Hospital, The (1971)

Hospital, The (1971)

“The incompetence here is absolutely radiant!”

A suicidal doctor (George C. Scott) finds his faith in life renewed by a free-spirited young woman (Diana Rigg), whose father is a patient in his dysfunctional New York hospital; meanwhile, doctors and nurses throughout the hospital are mysteriously dropping dead.

Genres, Themes, Actors, and Directors:

  • Black Comedy
  • Diana Rigg Films
  • Doctors and Nurses
  • George C. Scott Films
  • Murder Mystery

Paddy Chayefsky’s darkly humorous look at the dysfunction inherent in enormous urban hospitals — patients are wrongly diagnosed and poorly cared for while general chaos abounds — never quite reaches the satirical heights it aspires towards. The problem is primarily one of the erratic tone: the films opens with a voiceover, explaining to us how the chain of fatal events that eventually transpires was initiated by the admittance of an elderly man, whose untimely death is symptomatic of deeper problems inherent in the hospital’s day-to-day functionings. After this, however, the voiceover disappears, and we’re left to our own devices as the story toggles between random murders, satirical jabs at the inner workings of the hospital (many of which ring humorously true), and the central somber story about an existentially dissatisfied doctor (Scott) who finds his joy for life (surprise, surprise) awakened through sex with a young woman (Rigg) who has a “thing” for older men; their conversations together are smartly written, but seem to belong to a different film entirely. By the end of the film, the ongoing mystery of how and why so many doctors and nurses have been killed is satisfactorily resolved — but the shift back to dark comedy feels jarring. Scott and Rigg’s fine central performances make this film worth a look, but it’s not quite must-see viewing.

Redeeming Qualities and Moments:

  • George C. Scott as Dr. Bock (Peary nominates him as Best Actor of the Year in his Alternate Oscars book
  • Diana Rigg as Barbara

Must See?
No, though it’s worth a look. Listed as a film with Historical Importance in the back of Peary’s book — most likely because of its Oscar-winning screenplay.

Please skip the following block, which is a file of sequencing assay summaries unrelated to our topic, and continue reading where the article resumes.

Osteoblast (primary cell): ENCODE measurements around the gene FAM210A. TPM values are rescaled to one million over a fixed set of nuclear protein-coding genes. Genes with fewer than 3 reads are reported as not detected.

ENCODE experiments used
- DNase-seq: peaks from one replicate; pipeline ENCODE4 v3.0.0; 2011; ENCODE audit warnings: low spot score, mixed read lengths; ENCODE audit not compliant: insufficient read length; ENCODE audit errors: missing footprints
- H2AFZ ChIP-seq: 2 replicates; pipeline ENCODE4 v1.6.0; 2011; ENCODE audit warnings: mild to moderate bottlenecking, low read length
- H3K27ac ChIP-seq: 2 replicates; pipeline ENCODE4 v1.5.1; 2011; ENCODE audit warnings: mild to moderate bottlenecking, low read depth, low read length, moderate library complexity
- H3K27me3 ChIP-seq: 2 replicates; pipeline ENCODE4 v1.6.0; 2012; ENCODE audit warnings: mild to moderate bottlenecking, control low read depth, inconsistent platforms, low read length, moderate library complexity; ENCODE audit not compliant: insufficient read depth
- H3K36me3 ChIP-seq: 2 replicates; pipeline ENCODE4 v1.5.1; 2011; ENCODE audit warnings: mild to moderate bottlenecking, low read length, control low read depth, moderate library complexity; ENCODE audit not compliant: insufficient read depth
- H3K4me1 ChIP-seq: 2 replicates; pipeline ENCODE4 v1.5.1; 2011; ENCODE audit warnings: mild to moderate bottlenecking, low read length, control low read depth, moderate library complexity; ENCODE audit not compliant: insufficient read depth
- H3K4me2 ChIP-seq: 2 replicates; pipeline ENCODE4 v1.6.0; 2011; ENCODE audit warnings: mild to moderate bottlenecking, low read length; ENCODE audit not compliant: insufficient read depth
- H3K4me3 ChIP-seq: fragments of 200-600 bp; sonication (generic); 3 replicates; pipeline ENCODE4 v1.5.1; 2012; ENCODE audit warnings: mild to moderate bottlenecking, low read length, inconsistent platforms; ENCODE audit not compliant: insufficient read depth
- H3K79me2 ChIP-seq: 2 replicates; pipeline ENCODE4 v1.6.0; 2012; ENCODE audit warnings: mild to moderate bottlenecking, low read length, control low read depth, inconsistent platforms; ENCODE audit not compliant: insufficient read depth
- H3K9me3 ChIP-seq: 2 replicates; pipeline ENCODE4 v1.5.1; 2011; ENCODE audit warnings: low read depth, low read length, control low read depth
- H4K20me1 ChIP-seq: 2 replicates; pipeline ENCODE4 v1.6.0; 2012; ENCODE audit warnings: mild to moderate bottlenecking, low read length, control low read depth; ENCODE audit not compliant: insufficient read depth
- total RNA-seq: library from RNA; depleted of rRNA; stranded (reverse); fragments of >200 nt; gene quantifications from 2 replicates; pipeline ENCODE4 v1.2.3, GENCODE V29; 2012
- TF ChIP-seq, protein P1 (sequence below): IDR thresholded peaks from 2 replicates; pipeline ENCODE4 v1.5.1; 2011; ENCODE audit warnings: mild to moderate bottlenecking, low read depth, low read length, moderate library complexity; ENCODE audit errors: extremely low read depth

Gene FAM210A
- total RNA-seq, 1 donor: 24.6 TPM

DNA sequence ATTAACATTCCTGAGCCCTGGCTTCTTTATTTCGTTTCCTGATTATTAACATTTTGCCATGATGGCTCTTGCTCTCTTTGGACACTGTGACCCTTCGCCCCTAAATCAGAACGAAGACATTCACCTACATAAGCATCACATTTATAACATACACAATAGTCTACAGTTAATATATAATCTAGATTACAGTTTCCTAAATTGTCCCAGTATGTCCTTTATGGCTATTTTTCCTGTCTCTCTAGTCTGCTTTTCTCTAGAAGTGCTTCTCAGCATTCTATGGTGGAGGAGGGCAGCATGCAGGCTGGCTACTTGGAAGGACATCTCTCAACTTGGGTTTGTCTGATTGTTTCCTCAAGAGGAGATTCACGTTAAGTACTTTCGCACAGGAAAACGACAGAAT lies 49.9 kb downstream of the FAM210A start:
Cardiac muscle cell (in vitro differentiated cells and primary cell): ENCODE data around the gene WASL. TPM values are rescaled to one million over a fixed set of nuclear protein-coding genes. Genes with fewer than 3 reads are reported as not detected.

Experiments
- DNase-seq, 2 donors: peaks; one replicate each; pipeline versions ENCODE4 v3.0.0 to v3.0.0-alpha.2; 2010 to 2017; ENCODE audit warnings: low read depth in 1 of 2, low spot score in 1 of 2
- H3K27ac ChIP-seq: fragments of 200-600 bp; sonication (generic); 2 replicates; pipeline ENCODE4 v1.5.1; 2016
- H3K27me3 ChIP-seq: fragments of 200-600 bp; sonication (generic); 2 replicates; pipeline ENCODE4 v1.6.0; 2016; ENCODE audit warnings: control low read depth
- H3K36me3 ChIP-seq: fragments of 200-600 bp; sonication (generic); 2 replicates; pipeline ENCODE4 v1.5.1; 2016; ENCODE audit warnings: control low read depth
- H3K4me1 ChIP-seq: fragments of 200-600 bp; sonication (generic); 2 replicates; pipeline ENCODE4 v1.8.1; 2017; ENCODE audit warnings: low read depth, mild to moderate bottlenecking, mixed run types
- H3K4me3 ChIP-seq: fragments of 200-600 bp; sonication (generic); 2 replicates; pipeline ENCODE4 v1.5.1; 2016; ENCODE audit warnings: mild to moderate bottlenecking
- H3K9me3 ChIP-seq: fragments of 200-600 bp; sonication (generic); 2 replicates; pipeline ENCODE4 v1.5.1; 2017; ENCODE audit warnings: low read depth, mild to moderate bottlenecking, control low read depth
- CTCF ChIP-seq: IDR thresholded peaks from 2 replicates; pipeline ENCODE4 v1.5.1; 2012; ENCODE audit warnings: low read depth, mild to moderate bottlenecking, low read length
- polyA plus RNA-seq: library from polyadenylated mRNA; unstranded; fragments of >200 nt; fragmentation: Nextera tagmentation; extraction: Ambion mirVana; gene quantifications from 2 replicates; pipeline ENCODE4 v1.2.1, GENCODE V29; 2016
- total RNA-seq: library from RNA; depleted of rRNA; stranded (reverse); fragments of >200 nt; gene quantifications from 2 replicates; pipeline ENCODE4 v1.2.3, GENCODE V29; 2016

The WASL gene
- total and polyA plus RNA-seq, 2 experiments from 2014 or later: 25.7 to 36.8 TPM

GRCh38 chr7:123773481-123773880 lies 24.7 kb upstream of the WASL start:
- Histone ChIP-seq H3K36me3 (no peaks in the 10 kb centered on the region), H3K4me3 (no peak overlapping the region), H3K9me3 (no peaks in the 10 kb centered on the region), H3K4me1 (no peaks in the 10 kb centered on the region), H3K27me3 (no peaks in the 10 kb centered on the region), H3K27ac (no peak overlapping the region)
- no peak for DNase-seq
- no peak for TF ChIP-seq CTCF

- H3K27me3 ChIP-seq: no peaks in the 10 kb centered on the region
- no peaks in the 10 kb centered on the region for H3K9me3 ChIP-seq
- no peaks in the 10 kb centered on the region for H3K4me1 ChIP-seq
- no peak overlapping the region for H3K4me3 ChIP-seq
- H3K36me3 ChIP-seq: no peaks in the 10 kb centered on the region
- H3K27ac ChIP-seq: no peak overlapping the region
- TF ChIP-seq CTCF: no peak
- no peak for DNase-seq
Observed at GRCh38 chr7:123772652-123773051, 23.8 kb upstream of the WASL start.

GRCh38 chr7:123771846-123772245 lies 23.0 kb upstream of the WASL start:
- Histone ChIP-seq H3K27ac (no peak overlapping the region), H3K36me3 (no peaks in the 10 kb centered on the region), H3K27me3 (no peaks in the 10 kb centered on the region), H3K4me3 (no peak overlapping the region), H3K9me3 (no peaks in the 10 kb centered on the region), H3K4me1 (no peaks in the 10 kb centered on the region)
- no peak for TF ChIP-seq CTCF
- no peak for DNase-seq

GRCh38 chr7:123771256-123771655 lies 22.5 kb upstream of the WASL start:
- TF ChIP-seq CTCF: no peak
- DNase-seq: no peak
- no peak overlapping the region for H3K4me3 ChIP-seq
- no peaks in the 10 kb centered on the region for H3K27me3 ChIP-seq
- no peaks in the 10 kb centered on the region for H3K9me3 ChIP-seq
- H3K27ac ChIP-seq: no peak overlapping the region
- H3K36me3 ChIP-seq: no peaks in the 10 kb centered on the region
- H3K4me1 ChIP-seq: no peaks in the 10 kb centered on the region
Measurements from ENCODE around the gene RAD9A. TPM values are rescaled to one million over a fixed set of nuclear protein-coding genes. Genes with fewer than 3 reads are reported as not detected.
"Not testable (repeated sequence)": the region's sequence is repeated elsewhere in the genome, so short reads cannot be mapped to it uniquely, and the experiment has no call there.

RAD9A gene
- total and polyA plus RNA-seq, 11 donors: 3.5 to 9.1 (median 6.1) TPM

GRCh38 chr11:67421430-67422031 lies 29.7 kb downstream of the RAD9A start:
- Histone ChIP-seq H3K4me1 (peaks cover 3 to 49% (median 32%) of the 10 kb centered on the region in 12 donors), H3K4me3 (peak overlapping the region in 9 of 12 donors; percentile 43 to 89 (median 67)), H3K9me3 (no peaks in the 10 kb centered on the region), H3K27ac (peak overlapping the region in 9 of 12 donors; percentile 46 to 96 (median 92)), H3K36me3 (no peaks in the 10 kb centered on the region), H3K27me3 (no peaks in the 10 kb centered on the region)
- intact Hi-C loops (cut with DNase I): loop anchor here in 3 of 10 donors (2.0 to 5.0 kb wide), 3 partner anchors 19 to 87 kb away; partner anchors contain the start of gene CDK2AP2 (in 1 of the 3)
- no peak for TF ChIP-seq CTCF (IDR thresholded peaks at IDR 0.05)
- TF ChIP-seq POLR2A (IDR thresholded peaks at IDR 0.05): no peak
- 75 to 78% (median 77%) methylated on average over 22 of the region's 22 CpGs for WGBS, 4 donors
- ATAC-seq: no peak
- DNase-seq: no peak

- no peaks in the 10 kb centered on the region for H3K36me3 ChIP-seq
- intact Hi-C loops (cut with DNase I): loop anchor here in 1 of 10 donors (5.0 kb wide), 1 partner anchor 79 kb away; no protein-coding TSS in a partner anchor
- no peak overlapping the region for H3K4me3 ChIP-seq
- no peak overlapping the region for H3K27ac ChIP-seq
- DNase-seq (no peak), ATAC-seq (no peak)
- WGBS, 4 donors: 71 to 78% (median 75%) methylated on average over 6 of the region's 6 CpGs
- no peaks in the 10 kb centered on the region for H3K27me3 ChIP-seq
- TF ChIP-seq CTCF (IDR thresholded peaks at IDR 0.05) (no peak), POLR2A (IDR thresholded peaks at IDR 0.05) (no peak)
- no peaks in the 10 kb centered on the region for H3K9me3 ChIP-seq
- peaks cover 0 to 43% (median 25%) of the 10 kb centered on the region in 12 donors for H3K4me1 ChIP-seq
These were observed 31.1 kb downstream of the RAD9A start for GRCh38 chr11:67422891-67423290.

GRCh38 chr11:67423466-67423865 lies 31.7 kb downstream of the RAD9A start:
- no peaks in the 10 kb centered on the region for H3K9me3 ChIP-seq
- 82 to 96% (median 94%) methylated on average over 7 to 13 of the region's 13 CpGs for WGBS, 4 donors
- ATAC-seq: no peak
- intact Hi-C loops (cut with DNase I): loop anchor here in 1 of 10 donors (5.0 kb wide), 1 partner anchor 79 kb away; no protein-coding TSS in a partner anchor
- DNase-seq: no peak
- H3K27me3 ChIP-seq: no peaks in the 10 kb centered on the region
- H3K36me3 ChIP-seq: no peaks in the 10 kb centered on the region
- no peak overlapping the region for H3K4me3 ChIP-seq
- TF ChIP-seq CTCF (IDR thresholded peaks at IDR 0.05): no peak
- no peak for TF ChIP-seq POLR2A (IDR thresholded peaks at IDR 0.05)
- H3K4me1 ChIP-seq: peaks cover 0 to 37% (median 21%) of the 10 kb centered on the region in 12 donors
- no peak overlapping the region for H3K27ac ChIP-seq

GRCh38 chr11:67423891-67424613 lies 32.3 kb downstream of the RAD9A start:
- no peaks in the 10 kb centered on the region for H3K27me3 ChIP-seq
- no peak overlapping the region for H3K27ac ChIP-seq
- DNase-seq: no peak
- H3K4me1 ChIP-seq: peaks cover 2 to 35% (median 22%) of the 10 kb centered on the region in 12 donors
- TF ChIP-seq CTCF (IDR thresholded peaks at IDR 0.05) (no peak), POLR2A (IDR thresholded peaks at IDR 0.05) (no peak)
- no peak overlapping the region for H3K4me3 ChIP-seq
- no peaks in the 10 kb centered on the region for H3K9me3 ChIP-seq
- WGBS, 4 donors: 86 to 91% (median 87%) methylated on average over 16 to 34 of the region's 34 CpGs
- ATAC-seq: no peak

2 thoughts on “Hospital, The (1971)

  1. Black comedy features a ‘tour-de-force’ performance from veteran actor George C. Scott. He’s good at playing high-strung, serious characters whose strict morals are severely tested [i.e. Hardcore]. The film unfolds like a melodrama, giving a pretty good account of hospital life, and the shambles they sometimes are. But then, as things look set for a dramatic climax it skews into slapstick comedy.

    If Paddy Chayefsky’s script had maintained its dramatic feel I wonder if Scott would’ve walked out with another best Actor Oscar (he had previously won it, ‘in-absentia’, the year before for ‘Patton’). His breakdown (suicide) scene is one of the most gutwrenchingly real in cinema history.

    QUOTE: Dr. Bock: “. . . last night I sat in my hotel room reviewing the shambles of my life and contemplating suicide. I said ‘no Bock don’t do it. You’re a doctor, a healer, you’re a necessary person, you’re life is meaningful’. Then. . . I find out that one of my doctors was killed by a couple of nurses. . . how am I to sustain my feeling of meaningfulness in the face of this?”

  2. Must-see. I posted on this in my FB ‘Film Junkie’ group just now. I’ll re-post that comment here:

    [Gave this a revisit after many years. One of the characters in this film eventually remarks on “the whole wounded madness of our times” – which is why I feel that Paddy Chayefsky’s script takes place in a hospital only because a story has to be set someplace specific; you can’t set a story in the entire world. I think – with what has been mislabeled ‘satire’ (this film isn’t really funny, though it’s cynical) – Chayefsky is raging about the overall impossibility of healing (or gaining the amount necessary for a quality of life) in any significant way. When Diana Rigg’s character goes into a monologue about religion, it’s clear (to the writer) that that’s no real panacea for man either. No doubt Chayefsky is also highly critical of the medical world – I just don’t think it stops there with his script. George C. Scott’s character refers to “societal sickness” – so it seems the point here is…the more modern (or advanced) our world becomes, the less we know (about what’s most important) and the less we understand the world we live in. In other words, we need a ‘hospital’ – but all too often we aren’t finding one. This film was released almost 50 years ago. It still has something to say – now more than ever. Chayefsky’s next script – ‘Network’ – would cement his jaundiced (or one might say ‘realistic’) view of life.]

Leave a Reply